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Honeybees: The New Secret Weapon In Detecting Land Mines? (Video)

Honeybees Detect Land Mines

It's better to bee safe than to bee sorry. That's the attitude of a group of Croatian researchers who are training honeybees to detect the thousands of buried land mines hidden all over the country during the Balkan wars of the 1990s.

Like dogs and rats, bees have a keen sense of smell that can be used to detect the TNT in land mines. But unlike canines and rodents, honeybees don't weigh enough to accidentally set off the land mines.


Professor Nikola Kezic of Zagreb University is in charge of the mine detection project - dubbed Operation Tiramisu. He explained to Sky News how the honeybees are able to detect the mines:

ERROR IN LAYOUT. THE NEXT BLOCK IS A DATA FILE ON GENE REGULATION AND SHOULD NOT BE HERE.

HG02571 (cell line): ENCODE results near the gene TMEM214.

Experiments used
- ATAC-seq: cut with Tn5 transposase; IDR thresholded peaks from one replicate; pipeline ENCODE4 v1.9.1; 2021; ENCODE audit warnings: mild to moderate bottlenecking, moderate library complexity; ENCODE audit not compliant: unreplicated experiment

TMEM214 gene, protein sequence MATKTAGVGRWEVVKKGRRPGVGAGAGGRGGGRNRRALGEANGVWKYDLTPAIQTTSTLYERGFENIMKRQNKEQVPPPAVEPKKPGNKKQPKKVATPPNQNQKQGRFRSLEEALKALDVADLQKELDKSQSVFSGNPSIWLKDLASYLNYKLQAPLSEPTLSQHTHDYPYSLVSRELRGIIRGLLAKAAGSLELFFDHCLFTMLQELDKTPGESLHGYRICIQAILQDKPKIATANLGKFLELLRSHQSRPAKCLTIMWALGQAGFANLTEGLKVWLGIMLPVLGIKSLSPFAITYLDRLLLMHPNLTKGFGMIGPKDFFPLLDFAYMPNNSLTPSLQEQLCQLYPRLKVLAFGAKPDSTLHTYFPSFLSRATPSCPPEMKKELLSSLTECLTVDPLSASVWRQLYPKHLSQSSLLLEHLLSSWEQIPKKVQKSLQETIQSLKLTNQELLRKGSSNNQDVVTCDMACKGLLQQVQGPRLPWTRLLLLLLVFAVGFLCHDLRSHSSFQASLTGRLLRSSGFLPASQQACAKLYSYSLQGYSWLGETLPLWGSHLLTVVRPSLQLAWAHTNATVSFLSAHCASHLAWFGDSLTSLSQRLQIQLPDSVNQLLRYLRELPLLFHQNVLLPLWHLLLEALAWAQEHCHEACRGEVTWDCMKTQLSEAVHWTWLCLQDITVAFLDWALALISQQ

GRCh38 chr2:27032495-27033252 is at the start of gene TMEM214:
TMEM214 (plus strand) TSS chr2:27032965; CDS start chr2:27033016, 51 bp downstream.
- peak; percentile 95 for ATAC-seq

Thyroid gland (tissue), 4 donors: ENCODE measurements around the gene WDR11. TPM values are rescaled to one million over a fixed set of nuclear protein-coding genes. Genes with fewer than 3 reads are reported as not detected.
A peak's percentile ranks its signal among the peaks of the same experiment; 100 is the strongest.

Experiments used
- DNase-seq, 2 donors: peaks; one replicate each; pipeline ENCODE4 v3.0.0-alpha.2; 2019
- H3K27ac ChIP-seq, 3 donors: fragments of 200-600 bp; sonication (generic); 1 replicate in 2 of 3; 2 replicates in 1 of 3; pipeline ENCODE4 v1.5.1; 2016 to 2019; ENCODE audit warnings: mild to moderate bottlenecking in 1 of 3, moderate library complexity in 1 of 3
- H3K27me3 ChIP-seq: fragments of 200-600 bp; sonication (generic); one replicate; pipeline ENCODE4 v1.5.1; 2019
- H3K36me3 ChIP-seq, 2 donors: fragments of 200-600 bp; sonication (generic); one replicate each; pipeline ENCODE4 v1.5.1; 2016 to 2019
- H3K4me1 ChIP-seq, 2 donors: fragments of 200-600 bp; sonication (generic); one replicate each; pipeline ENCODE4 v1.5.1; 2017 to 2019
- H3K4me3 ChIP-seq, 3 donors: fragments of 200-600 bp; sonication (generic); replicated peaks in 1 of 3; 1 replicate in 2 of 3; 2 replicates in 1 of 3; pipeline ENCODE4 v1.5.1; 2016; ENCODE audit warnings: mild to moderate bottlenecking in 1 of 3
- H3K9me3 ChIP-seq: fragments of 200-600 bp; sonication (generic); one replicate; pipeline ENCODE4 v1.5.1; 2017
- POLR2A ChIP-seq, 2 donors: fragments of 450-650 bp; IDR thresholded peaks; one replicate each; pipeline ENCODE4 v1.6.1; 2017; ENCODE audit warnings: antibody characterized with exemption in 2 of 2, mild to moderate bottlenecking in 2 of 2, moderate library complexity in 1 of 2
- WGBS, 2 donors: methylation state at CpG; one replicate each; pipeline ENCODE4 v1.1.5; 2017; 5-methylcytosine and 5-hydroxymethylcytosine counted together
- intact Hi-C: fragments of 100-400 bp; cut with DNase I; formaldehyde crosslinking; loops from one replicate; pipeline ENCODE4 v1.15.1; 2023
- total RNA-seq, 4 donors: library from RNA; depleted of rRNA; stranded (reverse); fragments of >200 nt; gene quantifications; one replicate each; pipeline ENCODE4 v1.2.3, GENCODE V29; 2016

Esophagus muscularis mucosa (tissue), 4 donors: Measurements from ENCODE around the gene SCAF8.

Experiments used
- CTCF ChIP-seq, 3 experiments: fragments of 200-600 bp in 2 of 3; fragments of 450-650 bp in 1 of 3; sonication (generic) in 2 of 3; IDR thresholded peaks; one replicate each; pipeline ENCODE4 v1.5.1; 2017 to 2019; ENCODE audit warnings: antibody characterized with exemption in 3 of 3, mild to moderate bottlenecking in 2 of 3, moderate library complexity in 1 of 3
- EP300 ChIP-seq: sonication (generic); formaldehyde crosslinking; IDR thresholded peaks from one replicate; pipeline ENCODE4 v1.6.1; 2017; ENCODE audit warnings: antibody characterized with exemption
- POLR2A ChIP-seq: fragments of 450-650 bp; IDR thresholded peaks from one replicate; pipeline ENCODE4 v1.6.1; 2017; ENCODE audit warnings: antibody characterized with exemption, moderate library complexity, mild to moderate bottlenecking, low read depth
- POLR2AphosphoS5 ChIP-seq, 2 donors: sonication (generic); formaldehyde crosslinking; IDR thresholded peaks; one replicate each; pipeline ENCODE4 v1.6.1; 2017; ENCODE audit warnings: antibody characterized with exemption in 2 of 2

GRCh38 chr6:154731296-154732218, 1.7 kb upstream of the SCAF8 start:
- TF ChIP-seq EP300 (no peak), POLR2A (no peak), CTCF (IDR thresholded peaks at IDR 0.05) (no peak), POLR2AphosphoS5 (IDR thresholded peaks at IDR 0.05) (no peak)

"This scent, it's coming from the TNT. In the centre of this scent, we put the reward.<br><br>"We put sugar solution as a reward to condition the bees that they can find food just in the middle of (the) smell of TNT scent."
The Associated Press reports that since 1991, at least 2,500 people have been killed by land mines. Croatian officials tell the A.P. that roughly 90,000 land mines were buried throughout Croatia during the wars, and that there are no maps or written records to help figure out where they are.